Naked Bike Ride jeopardized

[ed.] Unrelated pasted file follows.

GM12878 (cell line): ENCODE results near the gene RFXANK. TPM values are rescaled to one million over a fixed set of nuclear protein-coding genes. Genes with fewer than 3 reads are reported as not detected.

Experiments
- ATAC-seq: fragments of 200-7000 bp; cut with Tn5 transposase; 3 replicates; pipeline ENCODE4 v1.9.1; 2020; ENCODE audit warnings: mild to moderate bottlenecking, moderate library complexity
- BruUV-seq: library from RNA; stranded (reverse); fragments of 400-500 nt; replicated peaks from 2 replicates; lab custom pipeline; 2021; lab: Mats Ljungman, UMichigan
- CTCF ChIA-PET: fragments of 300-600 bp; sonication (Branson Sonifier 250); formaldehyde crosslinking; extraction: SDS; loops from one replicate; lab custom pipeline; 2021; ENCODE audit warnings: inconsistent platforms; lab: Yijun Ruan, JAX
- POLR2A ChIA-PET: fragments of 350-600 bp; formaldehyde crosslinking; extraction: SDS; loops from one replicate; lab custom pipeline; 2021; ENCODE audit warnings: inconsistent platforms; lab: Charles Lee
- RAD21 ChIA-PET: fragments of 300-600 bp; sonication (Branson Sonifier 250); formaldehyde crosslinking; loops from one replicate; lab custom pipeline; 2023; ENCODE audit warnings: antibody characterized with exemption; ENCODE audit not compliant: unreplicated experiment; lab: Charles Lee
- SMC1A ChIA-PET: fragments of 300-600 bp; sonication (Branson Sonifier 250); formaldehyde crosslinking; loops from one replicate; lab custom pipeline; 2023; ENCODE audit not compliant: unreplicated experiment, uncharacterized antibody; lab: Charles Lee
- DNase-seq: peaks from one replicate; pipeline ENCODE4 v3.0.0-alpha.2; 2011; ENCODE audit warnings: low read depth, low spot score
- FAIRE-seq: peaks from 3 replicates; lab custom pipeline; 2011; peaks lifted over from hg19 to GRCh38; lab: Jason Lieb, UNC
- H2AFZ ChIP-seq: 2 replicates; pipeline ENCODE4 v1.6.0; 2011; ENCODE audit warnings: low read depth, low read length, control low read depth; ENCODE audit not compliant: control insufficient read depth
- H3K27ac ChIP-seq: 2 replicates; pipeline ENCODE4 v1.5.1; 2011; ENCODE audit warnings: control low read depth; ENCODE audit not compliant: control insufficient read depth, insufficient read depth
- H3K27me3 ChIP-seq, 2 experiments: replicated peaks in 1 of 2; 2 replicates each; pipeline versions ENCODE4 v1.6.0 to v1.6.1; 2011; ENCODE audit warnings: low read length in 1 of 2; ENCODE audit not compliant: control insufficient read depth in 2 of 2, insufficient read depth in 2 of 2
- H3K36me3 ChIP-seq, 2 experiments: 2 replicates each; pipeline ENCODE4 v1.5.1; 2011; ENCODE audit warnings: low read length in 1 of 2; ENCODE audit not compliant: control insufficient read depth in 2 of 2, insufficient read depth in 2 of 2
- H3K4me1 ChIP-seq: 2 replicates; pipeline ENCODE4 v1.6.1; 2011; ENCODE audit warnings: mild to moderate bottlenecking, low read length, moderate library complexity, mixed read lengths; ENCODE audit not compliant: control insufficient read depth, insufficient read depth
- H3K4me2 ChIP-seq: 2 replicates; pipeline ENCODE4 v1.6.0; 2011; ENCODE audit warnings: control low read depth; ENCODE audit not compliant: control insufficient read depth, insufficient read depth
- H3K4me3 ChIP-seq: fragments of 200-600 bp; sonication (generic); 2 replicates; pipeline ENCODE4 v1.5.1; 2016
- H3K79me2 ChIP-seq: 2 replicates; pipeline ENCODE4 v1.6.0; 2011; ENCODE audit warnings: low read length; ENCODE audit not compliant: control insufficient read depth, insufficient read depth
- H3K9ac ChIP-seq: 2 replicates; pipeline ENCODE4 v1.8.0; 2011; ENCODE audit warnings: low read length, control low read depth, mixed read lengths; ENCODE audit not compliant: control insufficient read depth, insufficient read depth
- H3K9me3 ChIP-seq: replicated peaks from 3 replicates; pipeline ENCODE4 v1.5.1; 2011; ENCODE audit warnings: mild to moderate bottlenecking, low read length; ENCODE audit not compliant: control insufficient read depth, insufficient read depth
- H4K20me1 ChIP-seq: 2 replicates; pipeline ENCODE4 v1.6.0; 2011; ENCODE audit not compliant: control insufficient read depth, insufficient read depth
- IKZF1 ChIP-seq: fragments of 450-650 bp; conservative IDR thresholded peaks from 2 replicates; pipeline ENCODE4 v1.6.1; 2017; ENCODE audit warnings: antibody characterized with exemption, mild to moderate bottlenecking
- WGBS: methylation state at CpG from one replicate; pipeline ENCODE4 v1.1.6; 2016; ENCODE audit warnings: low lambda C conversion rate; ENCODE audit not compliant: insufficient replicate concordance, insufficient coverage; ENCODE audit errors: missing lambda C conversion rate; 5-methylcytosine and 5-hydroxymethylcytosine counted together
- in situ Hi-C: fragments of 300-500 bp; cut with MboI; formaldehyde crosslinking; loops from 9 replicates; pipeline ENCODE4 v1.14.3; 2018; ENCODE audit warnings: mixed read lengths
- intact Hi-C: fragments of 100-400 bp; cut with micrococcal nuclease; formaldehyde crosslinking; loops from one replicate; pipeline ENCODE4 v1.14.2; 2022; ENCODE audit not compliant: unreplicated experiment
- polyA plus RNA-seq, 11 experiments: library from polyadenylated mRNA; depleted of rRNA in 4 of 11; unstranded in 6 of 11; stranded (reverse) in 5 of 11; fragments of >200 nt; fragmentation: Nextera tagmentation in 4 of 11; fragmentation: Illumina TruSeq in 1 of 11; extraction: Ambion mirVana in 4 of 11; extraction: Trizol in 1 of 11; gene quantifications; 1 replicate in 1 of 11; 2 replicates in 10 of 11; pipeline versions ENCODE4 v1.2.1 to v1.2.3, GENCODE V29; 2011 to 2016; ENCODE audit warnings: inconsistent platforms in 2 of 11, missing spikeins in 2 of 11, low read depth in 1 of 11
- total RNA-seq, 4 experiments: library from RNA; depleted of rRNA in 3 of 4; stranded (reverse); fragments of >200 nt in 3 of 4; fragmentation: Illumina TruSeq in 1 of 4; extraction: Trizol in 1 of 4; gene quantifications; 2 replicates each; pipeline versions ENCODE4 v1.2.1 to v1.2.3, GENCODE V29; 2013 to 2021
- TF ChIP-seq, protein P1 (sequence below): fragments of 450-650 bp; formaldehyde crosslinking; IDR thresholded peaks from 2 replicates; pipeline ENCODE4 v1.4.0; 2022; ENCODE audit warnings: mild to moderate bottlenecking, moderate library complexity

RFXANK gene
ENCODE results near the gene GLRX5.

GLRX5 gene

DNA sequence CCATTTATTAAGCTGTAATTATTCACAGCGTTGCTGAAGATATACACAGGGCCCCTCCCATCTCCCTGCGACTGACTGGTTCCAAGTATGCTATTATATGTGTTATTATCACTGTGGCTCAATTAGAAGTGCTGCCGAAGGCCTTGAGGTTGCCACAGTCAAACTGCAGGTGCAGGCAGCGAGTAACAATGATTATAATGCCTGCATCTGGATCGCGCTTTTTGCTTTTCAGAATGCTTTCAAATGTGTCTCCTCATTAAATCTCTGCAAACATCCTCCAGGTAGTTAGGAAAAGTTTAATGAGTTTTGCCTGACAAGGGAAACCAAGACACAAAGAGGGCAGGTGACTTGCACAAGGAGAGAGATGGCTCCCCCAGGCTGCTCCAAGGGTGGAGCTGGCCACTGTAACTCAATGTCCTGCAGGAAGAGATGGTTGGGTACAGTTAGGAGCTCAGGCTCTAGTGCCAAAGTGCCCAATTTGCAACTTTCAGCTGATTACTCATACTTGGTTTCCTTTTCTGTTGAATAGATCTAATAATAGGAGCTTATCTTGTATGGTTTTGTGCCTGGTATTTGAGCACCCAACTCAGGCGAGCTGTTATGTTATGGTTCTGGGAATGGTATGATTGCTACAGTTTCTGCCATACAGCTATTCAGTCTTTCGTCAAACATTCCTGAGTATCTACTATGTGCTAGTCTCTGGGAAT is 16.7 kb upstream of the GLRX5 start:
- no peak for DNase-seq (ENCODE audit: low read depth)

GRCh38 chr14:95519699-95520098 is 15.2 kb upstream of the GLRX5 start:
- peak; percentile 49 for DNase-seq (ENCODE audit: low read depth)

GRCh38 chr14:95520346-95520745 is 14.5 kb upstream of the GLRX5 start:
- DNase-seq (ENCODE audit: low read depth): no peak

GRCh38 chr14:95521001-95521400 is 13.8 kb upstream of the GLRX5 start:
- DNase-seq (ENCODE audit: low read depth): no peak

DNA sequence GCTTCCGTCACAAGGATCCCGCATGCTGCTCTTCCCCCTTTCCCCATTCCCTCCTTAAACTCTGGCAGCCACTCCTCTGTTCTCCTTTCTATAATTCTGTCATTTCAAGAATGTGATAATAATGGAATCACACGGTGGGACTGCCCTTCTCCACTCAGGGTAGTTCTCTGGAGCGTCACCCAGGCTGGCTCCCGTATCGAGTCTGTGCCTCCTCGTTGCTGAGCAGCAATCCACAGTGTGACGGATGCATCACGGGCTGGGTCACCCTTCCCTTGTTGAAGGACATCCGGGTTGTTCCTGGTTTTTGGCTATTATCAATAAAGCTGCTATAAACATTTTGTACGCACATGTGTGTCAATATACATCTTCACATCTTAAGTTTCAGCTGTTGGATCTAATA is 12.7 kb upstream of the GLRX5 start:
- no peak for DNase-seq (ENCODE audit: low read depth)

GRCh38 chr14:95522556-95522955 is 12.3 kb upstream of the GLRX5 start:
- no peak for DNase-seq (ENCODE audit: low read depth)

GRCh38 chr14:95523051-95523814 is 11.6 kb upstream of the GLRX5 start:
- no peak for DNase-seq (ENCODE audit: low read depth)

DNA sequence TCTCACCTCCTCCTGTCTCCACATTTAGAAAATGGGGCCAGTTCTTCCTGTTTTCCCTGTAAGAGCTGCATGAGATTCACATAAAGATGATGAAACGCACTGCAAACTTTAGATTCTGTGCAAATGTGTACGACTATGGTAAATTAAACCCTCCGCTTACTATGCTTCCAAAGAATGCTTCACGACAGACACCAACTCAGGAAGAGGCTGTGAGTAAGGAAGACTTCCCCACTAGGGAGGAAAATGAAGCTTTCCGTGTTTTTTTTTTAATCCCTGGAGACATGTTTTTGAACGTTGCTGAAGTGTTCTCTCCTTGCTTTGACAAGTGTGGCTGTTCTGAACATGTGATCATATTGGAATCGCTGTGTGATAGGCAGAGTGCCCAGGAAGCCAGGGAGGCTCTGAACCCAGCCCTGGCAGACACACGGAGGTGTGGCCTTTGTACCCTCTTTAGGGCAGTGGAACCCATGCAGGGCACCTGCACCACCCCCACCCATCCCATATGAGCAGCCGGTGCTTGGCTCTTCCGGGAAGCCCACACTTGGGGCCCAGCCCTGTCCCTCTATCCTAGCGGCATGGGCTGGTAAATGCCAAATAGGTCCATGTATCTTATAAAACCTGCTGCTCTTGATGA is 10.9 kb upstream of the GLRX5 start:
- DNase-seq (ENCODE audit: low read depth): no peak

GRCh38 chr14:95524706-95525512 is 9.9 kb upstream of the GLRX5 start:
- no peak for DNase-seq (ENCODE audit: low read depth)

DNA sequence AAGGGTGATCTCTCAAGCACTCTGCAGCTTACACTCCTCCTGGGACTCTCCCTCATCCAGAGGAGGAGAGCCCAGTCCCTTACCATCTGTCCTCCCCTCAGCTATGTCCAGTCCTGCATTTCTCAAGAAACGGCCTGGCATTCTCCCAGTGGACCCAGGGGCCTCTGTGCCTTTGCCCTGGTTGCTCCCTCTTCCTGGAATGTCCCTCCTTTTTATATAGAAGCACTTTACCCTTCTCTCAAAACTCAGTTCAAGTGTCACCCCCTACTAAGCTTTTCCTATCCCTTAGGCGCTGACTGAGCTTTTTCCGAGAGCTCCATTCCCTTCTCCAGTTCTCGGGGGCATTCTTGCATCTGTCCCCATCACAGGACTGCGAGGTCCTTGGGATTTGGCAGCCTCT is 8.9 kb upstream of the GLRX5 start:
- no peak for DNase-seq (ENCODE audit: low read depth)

Administrators are keeping this year’s Naked Bike Ride at an arm’s length.   The annual Naked Bike Ride, while not officially cancelled, is not likely to receive any University support this year, said Tom Gustafson, vice president of student and campus life.   “We are sort of at our wits end,” Gustafson said. “It’s not about nakedness or bike rides.  It’s about sexual assault, serious injury and detox.”   Another problem that raises concern is that people not associated with the University come to watch the event, he said.   “If you go ‘Wow, can we put University funding into this?'” he said.  “The answer is pretty obvious.”   Interim President John Bramley will send out an email addressing the questions concerning the Naked Bike Ride within the next couple of days, Gustafston said.   The problems with the NBR include strangers in the residence halls, unwanted touching, sexual and other assaults, physical injuries and alcohol-related incapacitation, according to a draft of the email.   The increase of sexual assaults that occurred last semester brought attention to the administration, Student Government Association President Julian Golfarini said.   “When a senior administrator gets two police reports on his desk about an event he already isn’t thrilled about — that’s a game changer,” Golfarini said.    “Acts of a few are jeopardizing the fun of many,” Golfarini said. “But I cannot endorse an event that promotes rape culture.”   In response, students are creating their own outlets for naked rides.   One such event includes an impromptu Naked Bike Ride, scheduled for Nov. 17 at 10 p.m., according to its Facebook page.   The creator of the event, junior Mike White, said the administration is making a “big mistake” and putting students at a greater risk.   “You can take away the funding, take away the t-shirts, but people are still going to have the event,” White said.    In 2008, the SGA was told by the administration that if the event was not made safer, it would be shut down, a 2008 Cynic article stated.   The Naked Bike Ride Task Force (NBRTF) was created to establish safety measures such as floodlights at a tentative cost of $14,800, the article stated.     Now, the University said that they have worked conscientiously with student leadership in an attempt to create a safe environment at the Naked Bike Ride, but nothing seemed to work very effectively, the draft email stated.   The draft states that planning is underway for an alternative event to take place on the night of the last day of classes that may include a charitable aspect to benefit the Vermont community.